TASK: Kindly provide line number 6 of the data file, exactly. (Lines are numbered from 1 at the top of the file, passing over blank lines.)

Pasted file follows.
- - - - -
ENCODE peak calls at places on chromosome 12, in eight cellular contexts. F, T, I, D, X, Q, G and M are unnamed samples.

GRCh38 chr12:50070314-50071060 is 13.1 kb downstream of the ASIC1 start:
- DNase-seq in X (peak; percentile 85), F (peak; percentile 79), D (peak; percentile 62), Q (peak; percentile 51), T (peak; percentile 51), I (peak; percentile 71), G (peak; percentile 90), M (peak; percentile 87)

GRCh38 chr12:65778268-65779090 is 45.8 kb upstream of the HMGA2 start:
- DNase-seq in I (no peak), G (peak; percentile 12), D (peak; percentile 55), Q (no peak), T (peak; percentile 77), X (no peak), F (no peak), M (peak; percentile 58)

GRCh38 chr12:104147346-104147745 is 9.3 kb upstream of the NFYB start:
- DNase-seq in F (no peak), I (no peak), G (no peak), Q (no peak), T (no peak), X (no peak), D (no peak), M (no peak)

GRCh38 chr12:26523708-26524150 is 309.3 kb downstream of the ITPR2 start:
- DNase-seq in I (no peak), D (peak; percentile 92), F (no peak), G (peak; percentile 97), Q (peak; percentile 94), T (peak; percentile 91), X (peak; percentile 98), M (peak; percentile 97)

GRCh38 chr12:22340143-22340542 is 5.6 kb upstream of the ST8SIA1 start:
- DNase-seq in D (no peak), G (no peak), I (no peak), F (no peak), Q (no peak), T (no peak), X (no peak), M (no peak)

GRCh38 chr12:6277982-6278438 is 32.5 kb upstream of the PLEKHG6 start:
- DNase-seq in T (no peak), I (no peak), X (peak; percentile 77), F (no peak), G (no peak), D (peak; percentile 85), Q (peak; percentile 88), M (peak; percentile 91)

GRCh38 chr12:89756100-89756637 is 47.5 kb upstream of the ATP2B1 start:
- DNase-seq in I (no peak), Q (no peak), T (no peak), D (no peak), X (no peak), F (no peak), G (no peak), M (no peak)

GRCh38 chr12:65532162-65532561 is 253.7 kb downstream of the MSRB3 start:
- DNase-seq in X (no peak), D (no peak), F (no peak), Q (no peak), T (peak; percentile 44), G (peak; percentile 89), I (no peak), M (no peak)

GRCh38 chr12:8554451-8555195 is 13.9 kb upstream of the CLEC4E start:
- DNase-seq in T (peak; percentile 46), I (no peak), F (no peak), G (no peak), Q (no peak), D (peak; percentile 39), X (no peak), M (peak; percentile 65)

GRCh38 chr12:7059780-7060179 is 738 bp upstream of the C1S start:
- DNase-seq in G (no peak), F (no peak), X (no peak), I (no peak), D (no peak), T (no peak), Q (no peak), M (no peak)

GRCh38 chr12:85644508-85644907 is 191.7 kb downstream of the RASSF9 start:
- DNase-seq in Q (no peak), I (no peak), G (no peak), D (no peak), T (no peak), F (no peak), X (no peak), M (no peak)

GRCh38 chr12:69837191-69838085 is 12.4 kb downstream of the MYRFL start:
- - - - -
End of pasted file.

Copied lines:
GRCh38 chr12:104147346-104147745 is 9.3 kb upstream of the NFYB start: